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Territoriality and parental care are complex reproductive behaviors found in many taxa from insects to mammals. Parental care can be carried out by the female, the male, or both, depending on the species. Territoriality, in contrast, is predominantly displayed by males. Different selective pressures imposed on individuals from the sex performing territorial or parental care behaviors may also lead to sexual differentiation in other life-history traits. Due to their territorial behavior and their diversity of parental care behaviors, Neo-tropical poison frogs are an excellent study system to investigate whether behavioral traits can influence sexual differentiation in intrinsic or extrinsic traits of individuals. Here, we evaluate whether territorial and parental care behaviors mediate sexual differentiation in ecological (habitat use) and phenotypic (coloration, morphology) traits in the critically endangered Lehmann's poison frog (Oophaga lehmanni), a species in which males defend territories while females provide parental care. We found sex differences in habitat use and morphological traits, but not in coloration. Males use trunks and green leaves as perches more frequently and are found on higher substrates, than females. We found no sex differences in body size, but females have longer arms than males, which is probably associated with their parental duties (climbing trees to feed the tadpoles). Altogether, our results provide evidence that selection pressures act differently on male and female traits, and that territoriality and parental care may promote the evolution of sexual differentiation in dendrobatids. Long-term wildlife observations are essential to identify important life-history traits and to evaluate hypotheses about the behavioral ecology and conservation of this and other vertebrate species.
... En ranas y sapos (Amphibia: Anura) han evolucionado diversas modalidades sensoriales que permiten a los individuos comunicarse intra e interespecíficamente [1][2][3]. Sin embargo, es la emisión, percepción y decodificación de señales acústicas, el sistema de comunicación más frecuentemente utilizado en estos vertebrados [4,5;Figura 1]. Previos trabajos [5,6] han propuesto cuatro categorías de señales acústicas en anuros (i.e. ...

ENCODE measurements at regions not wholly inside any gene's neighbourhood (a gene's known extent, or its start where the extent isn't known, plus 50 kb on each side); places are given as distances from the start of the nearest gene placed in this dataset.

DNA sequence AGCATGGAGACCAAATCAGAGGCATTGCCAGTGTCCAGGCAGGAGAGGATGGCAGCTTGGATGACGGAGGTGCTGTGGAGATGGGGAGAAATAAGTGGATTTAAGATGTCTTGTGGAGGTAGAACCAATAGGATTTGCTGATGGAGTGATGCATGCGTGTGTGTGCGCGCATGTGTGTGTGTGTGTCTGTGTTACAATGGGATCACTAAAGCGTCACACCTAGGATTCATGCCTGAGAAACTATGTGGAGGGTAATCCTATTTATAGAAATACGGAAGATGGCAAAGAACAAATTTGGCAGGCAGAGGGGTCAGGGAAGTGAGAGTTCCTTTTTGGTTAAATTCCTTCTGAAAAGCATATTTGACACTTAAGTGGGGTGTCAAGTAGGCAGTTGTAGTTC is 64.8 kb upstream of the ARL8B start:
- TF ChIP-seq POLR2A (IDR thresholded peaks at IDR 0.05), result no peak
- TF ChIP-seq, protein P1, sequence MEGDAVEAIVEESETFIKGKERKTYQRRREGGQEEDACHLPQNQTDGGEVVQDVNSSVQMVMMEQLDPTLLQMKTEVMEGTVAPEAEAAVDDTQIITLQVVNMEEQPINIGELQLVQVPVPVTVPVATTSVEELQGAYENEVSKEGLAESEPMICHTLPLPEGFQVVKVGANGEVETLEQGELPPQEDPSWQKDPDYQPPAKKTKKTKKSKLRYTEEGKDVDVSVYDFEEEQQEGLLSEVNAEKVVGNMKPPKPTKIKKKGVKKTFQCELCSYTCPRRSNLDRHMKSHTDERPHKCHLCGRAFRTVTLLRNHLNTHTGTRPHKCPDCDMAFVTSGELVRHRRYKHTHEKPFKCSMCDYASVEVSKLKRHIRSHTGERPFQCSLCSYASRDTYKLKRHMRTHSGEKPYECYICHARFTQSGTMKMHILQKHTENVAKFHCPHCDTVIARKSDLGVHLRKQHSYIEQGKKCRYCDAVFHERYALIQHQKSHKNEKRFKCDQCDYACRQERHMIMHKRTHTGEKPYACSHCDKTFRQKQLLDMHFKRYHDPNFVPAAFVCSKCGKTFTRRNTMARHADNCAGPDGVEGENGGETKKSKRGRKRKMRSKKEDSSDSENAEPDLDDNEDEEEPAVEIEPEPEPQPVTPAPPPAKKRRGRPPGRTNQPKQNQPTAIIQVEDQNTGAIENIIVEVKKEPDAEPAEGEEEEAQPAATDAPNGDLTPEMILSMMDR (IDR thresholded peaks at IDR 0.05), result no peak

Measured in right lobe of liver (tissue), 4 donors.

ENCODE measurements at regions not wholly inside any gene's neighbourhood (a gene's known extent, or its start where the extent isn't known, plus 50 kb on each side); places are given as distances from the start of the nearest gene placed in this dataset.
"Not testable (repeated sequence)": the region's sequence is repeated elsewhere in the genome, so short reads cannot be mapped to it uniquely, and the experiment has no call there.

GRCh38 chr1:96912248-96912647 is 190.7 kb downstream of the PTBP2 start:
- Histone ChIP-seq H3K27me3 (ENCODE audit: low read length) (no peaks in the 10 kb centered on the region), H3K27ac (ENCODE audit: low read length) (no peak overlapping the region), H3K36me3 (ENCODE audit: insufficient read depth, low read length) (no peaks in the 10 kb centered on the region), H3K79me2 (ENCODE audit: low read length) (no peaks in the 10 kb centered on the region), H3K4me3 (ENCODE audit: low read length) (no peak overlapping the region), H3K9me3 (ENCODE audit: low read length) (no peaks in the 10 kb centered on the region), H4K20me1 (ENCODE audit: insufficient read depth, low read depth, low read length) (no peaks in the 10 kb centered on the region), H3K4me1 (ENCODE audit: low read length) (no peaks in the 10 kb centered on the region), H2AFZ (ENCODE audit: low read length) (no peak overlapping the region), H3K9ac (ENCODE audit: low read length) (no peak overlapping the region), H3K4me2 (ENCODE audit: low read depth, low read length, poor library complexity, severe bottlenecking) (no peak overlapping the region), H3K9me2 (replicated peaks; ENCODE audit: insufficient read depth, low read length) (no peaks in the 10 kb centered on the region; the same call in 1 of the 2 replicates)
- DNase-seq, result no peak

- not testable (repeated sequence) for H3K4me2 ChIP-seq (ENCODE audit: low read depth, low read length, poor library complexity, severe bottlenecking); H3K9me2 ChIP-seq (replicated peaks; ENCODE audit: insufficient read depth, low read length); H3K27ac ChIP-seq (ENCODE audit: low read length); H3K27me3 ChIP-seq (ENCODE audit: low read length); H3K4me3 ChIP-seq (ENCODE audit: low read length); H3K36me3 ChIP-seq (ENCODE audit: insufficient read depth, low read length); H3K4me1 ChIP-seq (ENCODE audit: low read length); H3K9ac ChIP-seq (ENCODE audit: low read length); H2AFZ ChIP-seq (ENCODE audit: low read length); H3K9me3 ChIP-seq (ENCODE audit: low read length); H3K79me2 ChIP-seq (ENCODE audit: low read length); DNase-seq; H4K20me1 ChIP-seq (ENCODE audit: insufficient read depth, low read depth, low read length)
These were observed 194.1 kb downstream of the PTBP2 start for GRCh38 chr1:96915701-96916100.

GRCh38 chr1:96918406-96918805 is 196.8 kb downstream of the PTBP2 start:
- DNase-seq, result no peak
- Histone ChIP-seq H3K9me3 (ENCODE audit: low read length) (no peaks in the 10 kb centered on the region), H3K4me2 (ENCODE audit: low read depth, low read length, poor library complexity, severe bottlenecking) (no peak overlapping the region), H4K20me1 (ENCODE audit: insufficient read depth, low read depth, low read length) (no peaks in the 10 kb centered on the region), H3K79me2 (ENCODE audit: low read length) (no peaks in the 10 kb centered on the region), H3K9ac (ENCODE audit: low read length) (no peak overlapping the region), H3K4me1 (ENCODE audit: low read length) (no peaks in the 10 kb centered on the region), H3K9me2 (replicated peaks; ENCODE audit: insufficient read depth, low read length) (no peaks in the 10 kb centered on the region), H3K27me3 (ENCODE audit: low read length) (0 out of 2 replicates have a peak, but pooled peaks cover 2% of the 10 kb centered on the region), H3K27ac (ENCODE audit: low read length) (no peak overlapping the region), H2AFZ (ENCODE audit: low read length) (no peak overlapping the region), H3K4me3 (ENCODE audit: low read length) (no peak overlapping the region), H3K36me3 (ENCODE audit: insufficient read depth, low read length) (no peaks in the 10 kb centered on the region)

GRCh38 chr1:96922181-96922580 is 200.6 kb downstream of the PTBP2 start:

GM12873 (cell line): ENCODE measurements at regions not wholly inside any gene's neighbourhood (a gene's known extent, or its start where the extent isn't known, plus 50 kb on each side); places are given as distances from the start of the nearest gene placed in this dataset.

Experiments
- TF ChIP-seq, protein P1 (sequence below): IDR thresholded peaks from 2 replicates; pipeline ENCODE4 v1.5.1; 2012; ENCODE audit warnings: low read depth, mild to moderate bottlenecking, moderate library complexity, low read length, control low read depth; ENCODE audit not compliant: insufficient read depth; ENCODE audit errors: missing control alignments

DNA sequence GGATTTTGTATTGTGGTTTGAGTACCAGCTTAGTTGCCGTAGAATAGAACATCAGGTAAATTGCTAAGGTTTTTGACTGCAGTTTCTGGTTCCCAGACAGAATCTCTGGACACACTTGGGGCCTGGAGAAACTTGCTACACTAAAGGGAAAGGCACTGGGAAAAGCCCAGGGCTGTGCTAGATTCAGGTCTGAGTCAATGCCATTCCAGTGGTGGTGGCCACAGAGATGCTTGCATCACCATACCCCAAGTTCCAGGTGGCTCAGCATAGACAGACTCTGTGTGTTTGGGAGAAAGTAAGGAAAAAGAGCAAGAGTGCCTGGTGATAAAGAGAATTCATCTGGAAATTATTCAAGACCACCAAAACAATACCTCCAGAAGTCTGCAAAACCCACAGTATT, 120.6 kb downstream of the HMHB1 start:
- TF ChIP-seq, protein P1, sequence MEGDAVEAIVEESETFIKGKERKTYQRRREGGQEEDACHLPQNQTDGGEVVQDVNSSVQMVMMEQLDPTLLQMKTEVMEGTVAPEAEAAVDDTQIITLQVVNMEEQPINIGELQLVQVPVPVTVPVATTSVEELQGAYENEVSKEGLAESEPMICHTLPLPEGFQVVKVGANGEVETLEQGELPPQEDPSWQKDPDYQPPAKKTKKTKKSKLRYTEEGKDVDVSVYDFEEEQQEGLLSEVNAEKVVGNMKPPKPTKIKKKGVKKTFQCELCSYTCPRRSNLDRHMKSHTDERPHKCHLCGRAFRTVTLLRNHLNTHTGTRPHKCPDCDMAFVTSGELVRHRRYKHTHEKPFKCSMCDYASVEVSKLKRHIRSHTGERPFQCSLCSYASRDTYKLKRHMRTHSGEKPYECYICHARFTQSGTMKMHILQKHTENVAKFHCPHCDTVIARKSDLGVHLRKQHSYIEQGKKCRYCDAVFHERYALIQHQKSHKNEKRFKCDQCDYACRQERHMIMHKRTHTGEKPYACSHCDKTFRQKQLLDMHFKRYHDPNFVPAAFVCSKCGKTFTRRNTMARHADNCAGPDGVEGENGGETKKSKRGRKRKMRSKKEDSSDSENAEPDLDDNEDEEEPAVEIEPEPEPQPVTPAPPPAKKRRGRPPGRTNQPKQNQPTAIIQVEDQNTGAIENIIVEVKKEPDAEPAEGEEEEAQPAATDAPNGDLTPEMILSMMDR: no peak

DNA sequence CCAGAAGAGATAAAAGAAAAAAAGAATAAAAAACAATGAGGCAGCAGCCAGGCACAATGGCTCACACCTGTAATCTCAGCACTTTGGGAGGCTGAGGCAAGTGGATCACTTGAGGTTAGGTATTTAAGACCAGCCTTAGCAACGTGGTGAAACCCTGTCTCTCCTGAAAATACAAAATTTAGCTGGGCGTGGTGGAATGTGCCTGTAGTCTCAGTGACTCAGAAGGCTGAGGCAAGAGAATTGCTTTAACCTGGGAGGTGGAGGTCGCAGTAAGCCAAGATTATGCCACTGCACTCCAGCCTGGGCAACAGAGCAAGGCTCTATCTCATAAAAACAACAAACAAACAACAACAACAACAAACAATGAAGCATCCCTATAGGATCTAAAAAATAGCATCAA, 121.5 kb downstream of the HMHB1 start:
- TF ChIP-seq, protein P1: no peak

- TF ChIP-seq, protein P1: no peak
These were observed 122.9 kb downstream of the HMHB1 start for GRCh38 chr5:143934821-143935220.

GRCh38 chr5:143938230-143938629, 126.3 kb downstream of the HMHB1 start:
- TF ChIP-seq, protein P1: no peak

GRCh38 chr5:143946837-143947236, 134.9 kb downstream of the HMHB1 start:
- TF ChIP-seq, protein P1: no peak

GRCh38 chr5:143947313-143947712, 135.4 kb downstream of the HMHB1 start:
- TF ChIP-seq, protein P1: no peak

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Vocalizations are one of the most important communication modalities in amphibian biology, and advertisement call is the type of vocalization mostly emitted by anurans (frogs and toads). In the present study, we carried out a scientometric analysis of the advertisement call in species of anurans in Colombia to determine the state of knowledge of this science in the country. We recorded the number of call descriptions and its trend throughout more than 60 years; in addition, we identified how many species there are with the call described per taxonomic family, geographic units and threat status. According to our review, between 1958 and June 30 of 2021, at least 296 studies have been published that describe the advertisement call of 307 species (of 785 in the country); only 130 descriptions come from recordings to individuals in Colombian populations. Leptodactylidae and Hylidae are the families with the highest percentage of species whose call has been described (84.6% and 68.4%, respectively). On the contrary, Bufonidae (19.5%) and Craugastoridae (12.9%) exhibit a low percentage of described calls. The Central and Eastern cordilleras were the regions with the best knowledge of advertisement calls, while the least known were the Caribbean – interAndean valleys, Orinoquía, and Sierra Nevada de Santa Marta. In terms of the threat status, the species with the least concern (LC) were the ones that presented the highest number of species with the call described. Despite an increase in the most recent two decades, our findings still reveal notable gaps in knowledge of the advertisement calls in Colombian anurans, which constitutes an incentive to develop future research on this subject. Finally, based on this meta-analysis, we highlight some recommendations that we hope that we hope stimulate new studies in ecoacoustics, using anurans in Colombia as a study model.